High River United Church of High River, Alberta

How Long, O God! How Long? - May 13

Grace & Peace to you,

IMG 3748

photo by David Robertson


Susan’s Reflections on Psalm 13

How long, o Lord? How long?  So we aren’t the first human beings to have asked that question.   Here we find this deepest cry of the heart expressed in the psalms, which were written between 1000 BC and 500 BC.  It is an age-old cry: How long, o Lord?


As we ask this question during this current pandemic, we join those who have made this plea to God in past pandemics and plaques, in times of war and national revolutions, and in individual struggles with physical illness, mental health challenges and grief.  How long, o Lord, how long? How long must I bear this pain in my soul and have sorrow all day long in my heart?


Previous generations, since the beginning of human existence, have experienced far more regular upset of their lives and their plans, but for those of us living in the decades since the 2nd World War, here in North America, life has been quite stable and predictable on a societal scale.  In other areas of the world, this would not be the case, but especially here in Canada, we could mostly make plans and count on carrying them out with a fair amount of certainty.  Plans for visiting friends, going to a movie, heading to a church service or supper, attending the symphony, having a celebratory meal with family, setting a date for a wedding, or heading out for a vacation – all of these were staples of life that we embraced.  We most always had something to look forward to, plans in the works for the next week or month, or even months ahead.


That is partly what is so strange about this time.  The restrictions on gatherings, the directions to shelter at home, and the cancellation of any gathering over 15 people have taken away so many of those plans that shaped our lives.   It is hard to not have events and gatherings to look forward to and to anticipate attending.


After the flood, we worked hard to rebuild our church facility and our town, alongside repairs to our individual homes.  We had a goal in sight.  While it took longer than we could have imagined, we knew what we were heading toward.  There was clarity to the path, even if it was a challenging one on many levels.


But now, we can’t even imagine the path.  It is all so nebulous.  And we personally can’t do much about what would solve this situation.  After the flood, we could physically do something to bring about what we needed.  Now we shelter at home, and move cautiously in the community when we do go out, waiting for others to work on vaccines and anti-viral medications, and plans for re-opening.  It is the oddest feeling when we are movers and shakers and people who want to be involved.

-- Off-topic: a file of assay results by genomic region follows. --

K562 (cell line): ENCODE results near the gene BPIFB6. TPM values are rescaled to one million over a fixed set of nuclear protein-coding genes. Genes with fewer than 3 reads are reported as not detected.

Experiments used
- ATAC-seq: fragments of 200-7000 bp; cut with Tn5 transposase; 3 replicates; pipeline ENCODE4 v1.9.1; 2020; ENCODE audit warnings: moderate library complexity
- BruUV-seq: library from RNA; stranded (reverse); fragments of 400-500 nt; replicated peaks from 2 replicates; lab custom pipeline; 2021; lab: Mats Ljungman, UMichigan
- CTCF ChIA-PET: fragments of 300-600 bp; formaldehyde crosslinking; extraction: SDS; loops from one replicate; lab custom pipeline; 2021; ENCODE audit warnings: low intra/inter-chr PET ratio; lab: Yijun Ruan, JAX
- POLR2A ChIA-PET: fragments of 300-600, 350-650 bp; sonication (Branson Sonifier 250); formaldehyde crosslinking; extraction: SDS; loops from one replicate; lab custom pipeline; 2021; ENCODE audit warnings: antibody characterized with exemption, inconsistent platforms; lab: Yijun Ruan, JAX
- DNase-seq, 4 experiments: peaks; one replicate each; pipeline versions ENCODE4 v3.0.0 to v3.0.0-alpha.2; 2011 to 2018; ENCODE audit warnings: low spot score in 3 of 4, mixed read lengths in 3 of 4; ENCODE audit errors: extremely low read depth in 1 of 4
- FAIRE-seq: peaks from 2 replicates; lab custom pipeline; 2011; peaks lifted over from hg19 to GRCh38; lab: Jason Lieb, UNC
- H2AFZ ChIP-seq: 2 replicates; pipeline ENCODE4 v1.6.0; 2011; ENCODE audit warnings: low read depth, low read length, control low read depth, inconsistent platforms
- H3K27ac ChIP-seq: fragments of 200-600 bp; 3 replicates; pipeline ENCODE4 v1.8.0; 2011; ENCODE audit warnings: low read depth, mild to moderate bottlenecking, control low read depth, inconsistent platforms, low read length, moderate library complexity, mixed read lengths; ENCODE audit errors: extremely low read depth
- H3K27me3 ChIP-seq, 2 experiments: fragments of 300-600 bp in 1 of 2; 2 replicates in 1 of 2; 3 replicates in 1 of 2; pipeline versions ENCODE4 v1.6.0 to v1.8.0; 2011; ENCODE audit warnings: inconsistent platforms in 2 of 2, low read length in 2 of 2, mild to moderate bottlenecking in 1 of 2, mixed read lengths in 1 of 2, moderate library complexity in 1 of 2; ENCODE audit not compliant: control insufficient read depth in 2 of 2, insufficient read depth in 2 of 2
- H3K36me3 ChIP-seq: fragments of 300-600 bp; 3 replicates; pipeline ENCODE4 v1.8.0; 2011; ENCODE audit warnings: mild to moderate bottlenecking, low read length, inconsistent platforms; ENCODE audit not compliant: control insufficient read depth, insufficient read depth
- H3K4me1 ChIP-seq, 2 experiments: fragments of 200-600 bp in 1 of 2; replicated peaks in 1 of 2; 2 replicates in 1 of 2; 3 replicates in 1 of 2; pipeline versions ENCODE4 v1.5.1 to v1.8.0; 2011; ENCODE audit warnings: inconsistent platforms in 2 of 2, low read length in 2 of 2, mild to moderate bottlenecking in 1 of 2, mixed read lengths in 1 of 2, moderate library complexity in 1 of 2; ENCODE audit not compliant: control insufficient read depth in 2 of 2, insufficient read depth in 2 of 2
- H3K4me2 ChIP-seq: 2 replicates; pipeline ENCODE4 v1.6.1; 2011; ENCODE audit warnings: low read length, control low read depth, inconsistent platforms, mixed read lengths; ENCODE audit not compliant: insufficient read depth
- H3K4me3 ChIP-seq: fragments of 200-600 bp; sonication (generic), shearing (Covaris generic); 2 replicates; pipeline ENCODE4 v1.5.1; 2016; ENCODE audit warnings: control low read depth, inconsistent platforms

So, we ask, How long, o Lord? How long?  How long must we shelter at home? How long until we can gather again for worship?  How long until we can safely have Simple Suppers? How long until we can gather with our families and friends without worrying about staying 6 feet apart?  How long until we can have weddings and funerals and other celebrations of life?  How long, o Lord, how long?  How long must we live with this sense of alarm and the worry about the future?  How long?


It is such a strange thing to feel helpless and to try not to sink into hopelessness because there is so little of which we have control in this situation.  Yet, the psalm writers points the way: “I trust in your steadfast love, o God. My heart shall rejoice in your saving grace. I will sing to you because you deal bountifully with me.”


What we can do in this time of not knowing, this time of waiting, is to deepen our spiritual practice – to pray, to sing, to count our blessings and to name our fears and frustrations before God.  This is what generations before us have done in times such as this.  The cries and questions of our hearts find a home in God alongside the cries of previous generations who have called out, “How long, o God, how long?”  And in God’s heart, this question is held tenderly and graciously, in love.  In God’s heart, we find the assurance, that generations before us have found, that there will be a time beyond this, a time when we can sing and eat, worship and pray, laugh and work together. 


We just don’t know how long it will be and so we join the psalmist in singing and praying, “How long, o God, how long?”  And then learn to rest in the knowledge that we are held in God’s steadfast love, always.


With love and blessings,

Rev. Susan & Rev. David


High River United Church – a community of help, home & hope

“Just to be is a blessing; just to live is holy.”  A. Heschel



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